Even within the fashion industry categories listed above, each apparel market is broken down into more specific career specializations. First, fashion companies are broken down by customer: men’s, women’s, children’s etc. Then are further divided by type of apparel: sportswear, eveningwear (special occasion), sleepwear etc. And then even fashion design teams are designated to specific areas like Wovens, Knits, Sweaters, Tops, Bottoms, Dresses, Outerwear and so on.

A discouraging thing to note about the fashion industry is that it is very difficult to move from one career category to another. If you start building your fashion design career with mass-market apparel companies, you’re going to face some barriers when you apply for that dream fashion designer job at Ralph Lauren. The same goes for apparel design specialties. If you’re experienced in designing children’s woven tops, chances are you won’t land a position designing women’s dresses. If you’re absolutely determined on making a switch in the fashion industry, you’re best bet is to start from the bottom in your desired career field and work your way up again.

Something else to consider is the different types of apparel manufacturers and retailers out there. There are fashion manufacturers who design and produce their own apparel designs, which are then sold to fashion retailers. These manufacturers do not have their own retail fashion stores. Examples include Shoshanna, Jones New York and Carmen Marc Valvo. There are also fashion manufacturers that own licenses for a variety of brands. For example, at the time of this writing, Phillips Van Heusen (PVH) owns Calvin Klein and IZOD, but licenses brands like DKNY, Sean Jean, and Kenneth Cole.

Then, there are fashion retailers that only sell merchandise purchased from manufacturers. These include stores like Bloomingdale’s and Neiman Marcus. There are also many manufacturers that also have their own fashion retail locations such as Polo Ralph Lauren, Armani Exchange and Nicole Miller. Other apparel retail stores have their own product development teams and have merchandise manufactured specifically for their private label designs such as Gap, Old Navy, and Express. In addition to purchasing merchandise from outside manufacturers, many department stores also have their own private label collections. Examples are: I.N.C. (Macy’s), and Arizona Jeans (JC Penney).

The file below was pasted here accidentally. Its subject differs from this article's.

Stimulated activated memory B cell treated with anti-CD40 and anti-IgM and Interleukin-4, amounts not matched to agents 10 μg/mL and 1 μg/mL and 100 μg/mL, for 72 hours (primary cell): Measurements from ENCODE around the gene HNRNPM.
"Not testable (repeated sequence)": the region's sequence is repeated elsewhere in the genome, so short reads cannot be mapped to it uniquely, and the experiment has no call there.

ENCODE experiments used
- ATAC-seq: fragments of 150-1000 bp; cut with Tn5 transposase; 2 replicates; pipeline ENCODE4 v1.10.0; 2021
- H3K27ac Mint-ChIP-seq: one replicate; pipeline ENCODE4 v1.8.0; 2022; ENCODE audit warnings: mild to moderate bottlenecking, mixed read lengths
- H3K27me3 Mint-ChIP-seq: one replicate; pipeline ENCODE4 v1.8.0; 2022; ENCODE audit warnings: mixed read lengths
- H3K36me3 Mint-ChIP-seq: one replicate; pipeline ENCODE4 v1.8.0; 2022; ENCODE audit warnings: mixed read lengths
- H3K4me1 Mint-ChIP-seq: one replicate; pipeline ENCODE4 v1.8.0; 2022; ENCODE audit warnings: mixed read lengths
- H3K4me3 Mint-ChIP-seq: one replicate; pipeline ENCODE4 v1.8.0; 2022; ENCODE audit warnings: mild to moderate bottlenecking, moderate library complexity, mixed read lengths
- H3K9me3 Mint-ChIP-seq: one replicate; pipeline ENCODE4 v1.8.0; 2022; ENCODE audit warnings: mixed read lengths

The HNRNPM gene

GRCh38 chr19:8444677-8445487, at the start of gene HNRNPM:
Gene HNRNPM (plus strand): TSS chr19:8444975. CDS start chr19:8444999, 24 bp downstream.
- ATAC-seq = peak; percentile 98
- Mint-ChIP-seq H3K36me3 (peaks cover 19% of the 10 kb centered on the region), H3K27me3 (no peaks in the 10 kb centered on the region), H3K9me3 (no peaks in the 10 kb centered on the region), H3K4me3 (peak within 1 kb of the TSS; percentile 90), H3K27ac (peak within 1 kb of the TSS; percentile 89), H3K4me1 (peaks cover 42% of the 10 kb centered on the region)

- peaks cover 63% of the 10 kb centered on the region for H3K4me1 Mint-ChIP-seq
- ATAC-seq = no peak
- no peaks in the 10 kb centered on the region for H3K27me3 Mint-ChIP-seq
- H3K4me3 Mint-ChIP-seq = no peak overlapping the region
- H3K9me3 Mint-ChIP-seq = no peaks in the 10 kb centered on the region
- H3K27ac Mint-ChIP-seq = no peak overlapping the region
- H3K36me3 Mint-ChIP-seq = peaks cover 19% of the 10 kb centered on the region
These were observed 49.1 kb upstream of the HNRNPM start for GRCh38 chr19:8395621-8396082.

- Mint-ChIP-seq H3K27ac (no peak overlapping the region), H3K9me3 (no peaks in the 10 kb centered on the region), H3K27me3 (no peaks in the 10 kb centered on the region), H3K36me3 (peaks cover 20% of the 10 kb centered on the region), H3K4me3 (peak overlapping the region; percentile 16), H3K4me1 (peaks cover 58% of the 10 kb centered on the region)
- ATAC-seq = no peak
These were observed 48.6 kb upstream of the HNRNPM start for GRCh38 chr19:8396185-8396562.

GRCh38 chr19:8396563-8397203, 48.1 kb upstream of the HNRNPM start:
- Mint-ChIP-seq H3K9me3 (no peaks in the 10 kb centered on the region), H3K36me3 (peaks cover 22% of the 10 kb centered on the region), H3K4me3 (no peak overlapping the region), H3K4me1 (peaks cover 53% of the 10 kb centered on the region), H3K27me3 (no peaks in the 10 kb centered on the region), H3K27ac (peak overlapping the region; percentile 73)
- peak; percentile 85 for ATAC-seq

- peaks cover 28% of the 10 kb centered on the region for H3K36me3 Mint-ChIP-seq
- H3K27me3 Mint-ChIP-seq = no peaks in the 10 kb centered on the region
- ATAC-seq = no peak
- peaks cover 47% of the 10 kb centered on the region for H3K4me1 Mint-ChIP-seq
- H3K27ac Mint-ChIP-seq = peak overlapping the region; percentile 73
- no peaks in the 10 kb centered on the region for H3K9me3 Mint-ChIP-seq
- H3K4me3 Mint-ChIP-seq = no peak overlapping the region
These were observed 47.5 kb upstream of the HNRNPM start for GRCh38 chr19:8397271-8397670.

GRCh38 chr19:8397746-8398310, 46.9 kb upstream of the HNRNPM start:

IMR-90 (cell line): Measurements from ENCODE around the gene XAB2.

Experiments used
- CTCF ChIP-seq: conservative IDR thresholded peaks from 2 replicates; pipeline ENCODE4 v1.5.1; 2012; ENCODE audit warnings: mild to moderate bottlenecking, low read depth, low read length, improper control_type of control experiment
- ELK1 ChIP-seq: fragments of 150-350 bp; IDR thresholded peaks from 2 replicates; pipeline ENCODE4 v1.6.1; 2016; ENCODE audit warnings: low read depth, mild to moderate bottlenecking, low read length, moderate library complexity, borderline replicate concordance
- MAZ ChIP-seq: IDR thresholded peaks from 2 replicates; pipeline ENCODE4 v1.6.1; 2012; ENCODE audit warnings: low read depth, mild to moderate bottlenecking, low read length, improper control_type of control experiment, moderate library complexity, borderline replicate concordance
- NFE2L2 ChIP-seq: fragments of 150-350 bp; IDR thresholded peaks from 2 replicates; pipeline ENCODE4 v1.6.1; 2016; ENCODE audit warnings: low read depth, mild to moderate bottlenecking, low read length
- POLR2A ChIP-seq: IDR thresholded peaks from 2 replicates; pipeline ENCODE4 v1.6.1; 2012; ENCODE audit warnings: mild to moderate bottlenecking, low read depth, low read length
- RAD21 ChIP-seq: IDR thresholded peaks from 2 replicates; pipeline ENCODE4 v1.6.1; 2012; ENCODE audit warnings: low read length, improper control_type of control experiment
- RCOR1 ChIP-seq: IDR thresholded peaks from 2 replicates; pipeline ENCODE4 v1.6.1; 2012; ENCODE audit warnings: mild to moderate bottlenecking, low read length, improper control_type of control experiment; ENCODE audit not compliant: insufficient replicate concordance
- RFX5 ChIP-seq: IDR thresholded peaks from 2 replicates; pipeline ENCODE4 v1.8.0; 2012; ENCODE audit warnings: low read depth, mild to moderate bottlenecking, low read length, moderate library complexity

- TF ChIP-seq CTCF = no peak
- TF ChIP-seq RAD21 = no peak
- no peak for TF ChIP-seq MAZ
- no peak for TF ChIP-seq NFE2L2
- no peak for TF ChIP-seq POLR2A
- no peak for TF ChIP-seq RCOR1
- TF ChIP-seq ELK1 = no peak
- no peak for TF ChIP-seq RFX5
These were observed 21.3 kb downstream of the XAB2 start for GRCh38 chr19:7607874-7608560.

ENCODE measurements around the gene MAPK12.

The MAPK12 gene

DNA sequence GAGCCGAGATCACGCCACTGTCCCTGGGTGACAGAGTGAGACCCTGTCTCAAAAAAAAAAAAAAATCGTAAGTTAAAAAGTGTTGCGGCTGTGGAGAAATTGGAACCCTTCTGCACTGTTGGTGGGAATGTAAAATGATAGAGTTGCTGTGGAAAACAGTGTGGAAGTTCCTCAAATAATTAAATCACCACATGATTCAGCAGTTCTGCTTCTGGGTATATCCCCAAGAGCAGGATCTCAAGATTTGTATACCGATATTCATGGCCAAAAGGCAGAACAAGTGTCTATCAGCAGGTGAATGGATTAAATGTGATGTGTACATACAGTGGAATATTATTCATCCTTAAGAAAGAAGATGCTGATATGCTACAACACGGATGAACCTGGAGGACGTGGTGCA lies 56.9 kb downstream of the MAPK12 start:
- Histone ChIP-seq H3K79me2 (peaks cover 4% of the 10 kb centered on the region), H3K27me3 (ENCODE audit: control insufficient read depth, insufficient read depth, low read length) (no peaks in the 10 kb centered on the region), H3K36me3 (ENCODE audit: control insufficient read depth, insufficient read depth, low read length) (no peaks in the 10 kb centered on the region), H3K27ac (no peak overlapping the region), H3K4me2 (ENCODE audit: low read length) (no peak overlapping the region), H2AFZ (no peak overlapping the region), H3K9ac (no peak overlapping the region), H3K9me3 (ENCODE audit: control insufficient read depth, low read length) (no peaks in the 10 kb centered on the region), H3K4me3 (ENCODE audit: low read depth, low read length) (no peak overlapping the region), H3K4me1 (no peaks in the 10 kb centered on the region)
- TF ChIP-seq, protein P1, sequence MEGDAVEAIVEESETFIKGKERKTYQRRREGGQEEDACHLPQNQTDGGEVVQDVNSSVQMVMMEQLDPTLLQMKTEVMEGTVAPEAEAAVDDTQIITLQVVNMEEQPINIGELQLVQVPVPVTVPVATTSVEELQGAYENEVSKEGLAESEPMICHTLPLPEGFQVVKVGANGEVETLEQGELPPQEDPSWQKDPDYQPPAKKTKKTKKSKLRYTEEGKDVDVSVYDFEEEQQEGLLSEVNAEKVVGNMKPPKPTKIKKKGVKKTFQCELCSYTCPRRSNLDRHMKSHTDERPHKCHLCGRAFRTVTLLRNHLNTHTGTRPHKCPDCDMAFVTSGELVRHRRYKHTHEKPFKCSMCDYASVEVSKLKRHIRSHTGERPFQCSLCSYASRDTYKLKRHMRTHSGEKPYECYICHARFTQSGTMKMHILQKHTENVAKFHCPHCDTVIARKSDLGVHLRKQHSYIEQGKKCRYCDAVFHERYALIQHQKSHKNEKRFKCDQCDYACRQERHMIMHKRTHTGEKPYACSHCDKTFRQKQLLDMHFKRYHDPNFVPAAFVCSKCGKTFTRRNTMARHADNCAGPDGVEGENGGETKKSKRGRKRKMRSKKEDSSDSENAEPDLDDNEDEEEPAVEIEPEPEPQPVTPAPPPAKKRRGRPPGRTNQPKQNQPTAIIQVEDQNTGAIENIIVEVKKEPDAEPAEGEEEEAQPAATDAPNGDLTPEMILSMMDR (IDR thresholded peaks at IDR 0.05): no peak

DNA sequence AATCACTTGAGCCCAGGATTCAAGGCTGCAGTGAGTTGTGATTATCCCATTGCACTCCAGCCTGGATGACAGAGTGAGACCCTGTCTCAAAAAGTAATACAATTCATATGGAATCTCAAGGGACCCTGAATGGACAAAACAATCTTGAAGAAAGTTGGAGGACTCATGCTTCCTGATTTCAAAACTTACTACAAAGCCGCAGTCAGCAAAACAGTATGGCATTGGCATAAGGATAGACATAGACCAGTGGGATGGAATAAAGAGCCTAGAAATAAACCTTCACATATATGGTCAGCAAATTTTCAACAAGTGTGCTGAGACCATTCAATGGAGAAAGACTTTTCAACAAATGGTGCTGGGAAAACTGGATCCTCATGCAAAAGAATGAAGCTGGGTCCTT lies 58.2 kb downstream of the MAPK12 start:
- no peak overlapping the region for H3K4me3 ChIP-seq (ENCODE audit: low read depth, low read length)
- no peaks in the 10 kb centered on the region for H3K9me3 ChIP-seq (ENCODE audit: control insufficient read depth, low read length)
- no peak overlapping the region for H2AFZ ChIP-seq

Pre-Fall 2011

The largest employment opportunities out there lie within mass-market apparel companies. They often pay rather well to begin with, however these figures usually level off after a few years of experience. The higher-end fashion markets pay less to start, and work hours are longer, but the prestige you’ll receive from such reputable companies will do wonders for your resume.

Source: Desigernexus.com

 

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Mobile Fashion Apps Worth Downloading

We swear there are more lame iPhone applications out there than actual iPhones, but every once in awhile, we’ll stumble upon something brilliant that we soon find ourselves unable to live without. Fashion brands are trying to get themselves a piece of the app pie by creating applications that not only promote their brand, but engage their fans in a way they weren’t able to before. So, sorry Blackberry users—this one’s for the Mac set. Here are eight iPhone fashion apps that are well worth the time it takes to download.